The narrative espousal of the hard-working immigrant and the land of opportunity is turned upside down in My aMeriCa, a performance directed by Nicole Brewer and written by the performing Montgomery College students. When I saw the 8:00 pm performance of My aMeriCa on October 12th 2019, a production by the Montgomery College Rockville Campus’ theater department, it lived up to every expectation I had. I entered the Rockville Campus’ Theatre Arts building and saw a piece created by those unheard in American society.
My aMeriCa is a story for students by students, allowing them to express their version of America apart from a patriotic and mythologized view. This method of storytelling granted the audience access to unique American viewpoints which many of us fail to understand in our egocentric and modern lives.
Through My aMeriCa, I received a secondhand account of the conflicting American dream of bettering an individual’s reality and the American reality of a wistful dreaming of individual prosperity.
A common theme throughout the performance was the social isolation the actors confronted, seemingly as a consequence of American exceptionalism and individualism. Many of the performers were uprooted from their communities or never had a communal upbringing until they entered the world of theater. As a person who views a sense of community as something essential to a healthy upbringing, I was moved by this cry from the dark. It appeared that those who had come from poorer and richer backgrounds were both victims of this isolation.
I was left thinking about how affluence and poverty, while seemingly opposites, are both harmful to the psyche of those who experience it.
The structure of My aMeriCa is unlike a traditional Aristotelian structure due to the lack of any true central plotline. Instead, each student-actor spoke about their involvement with America within an overarching narrative of it being a school assignment. These stories within a story often followed a similar structure. The student would begin with an observation of American expectation vs. American reality and the emotional tension would increase as they reflected on their struggles in America. The performers would usually follow this by expressing what they learned from this struggle and explain how they learned to accept their reality of their situation. It would then be another student’s turn to start their story and the cycle would repeat. This narrative structure had the benefit of smoothly transitioning between stories and creating a cohesive whole.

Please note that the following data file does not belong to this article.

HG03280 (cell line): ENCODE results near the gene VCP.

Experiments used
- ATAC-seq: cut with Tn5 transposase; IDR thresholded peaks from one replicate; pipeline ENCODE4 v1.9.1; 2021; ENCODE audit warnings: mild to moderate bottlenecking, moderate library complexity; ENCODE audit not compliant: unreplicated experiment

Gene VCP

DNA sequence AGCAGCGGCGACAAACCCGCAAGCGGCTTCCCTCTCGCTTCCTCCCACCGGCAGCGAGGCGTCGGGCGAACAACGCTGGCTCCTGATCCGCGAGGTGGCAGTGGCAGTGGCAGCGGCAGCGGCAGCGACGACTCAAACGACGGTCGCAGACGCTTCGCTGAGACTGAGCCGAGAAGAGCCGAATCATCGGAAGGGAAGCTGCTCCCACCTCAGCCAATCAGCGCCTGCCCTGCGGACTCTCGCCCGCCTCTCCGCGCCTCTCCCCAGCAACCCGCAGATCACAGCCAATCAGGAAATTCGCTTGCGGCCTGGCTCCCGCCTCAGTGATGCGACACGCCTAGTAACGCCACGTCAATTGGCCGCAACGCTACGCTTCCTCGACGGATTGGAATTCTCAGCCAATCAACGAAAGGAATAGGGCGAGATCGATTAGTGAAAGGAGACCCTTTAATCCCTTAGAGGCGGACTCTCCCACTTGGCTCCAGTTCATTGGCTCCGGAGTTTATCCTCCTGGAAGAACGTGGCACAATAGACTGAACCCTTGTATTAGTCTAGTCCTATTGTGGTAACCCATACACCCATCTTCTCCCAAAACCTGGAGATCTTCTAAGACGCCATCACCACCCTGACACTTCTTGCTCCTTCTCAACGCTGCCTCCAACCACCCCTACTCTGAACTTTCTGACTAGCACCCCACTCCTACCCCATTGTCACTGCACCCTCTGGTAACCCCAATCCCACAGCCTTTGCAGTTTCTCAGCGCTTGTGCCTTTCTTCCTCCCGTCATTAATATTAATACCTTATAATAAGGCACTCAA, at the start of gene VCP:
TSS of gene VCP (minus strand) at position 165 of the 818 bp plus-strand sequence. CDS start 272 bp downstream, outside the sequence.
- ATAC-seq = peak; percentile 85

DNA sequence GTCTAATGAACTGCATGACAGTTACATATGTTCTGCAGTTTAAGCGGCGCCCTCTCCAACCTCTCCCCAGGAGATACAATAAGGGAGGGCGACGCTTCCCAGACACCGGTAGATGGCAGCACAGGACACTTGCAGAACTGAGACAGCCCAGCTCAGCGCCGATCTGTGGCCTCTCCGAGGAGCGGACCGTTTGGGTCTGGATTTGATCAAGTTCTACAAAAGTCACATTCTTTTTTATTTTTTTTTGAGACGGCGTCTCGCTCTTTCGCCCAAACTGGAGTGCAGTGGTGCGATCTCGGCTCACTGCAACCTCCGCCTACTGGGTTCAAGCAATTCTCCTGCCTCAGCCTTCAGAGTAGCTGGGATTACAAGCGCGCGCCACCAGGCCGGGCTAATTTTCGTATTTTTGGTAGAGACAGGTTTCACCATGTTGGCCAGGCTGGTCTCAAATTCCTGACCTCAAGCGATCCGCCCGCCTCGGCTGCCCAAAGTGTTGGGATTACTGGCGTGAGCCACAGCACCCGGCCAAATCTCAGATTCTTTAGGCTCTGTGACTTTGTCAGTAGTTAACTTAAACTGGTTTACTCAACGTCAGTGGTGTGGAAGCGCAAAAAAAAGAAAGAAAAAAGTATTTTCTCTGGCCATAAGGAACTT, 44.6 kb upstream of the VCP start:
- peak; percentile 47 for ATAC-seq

The quality of the play was exemplary and showcased the power that a student performance can produce. Perhaps the most impressive part was the musical ability that some of the performers were able to flawlessly transition into. Those who chose to express their experience through some musical means were -without exception- passionate and talented. One actor, a young student from the Philippines devastated my emotions. He sang about the contrast between the crowded world of the Philippines and the lonely world of the United States. His voice rung with longing for his home. I had brought an old friend of mine to view the play with me. He is not a person with any particular interest in theater and was floored by this performance. In Aristotle’s analysis of theater, he speaks of the purpose of theater as reaching catharsis or release from repressed emotions. In this zeitgeist of Weltschmerz, to my friend and I, these performances brought exactly that, catharsis from the pain of existence.
From a technical standpoint, My aMeriCa was simple yet effective. Most of the actors wore simple everyday clothing as costumes, emphasizing their role as Montgomery college students. This simple choice in clothing reinforced the illusion of accessibility, that anyone could be on the stage and it just happened to be the actors on stage. During the introduction, the stage was completely illuminated and free of any obstacles with the notable exception of a book case the actors could enter and exit through. This choice presented every actor to the audience, who were crowded on the stage at the same time and introduced the audience to those who would soon be speaking at them. As the actors began telling their stories, a simple spotlight sufficed to draw the focus to the speaker.
After seeing My aMeriCa, I knew I had to recommend it to some other friends (unfortunately it was just playing one more show and no one was able to make it). The play was as gratifying as it was thought provoking. I can honestly say this is the best performance I’ve seen out of Montgomery College Theater, and I look forward to seeing more. I hope the people who worked on this play were proud of it, as I’m proud of them.
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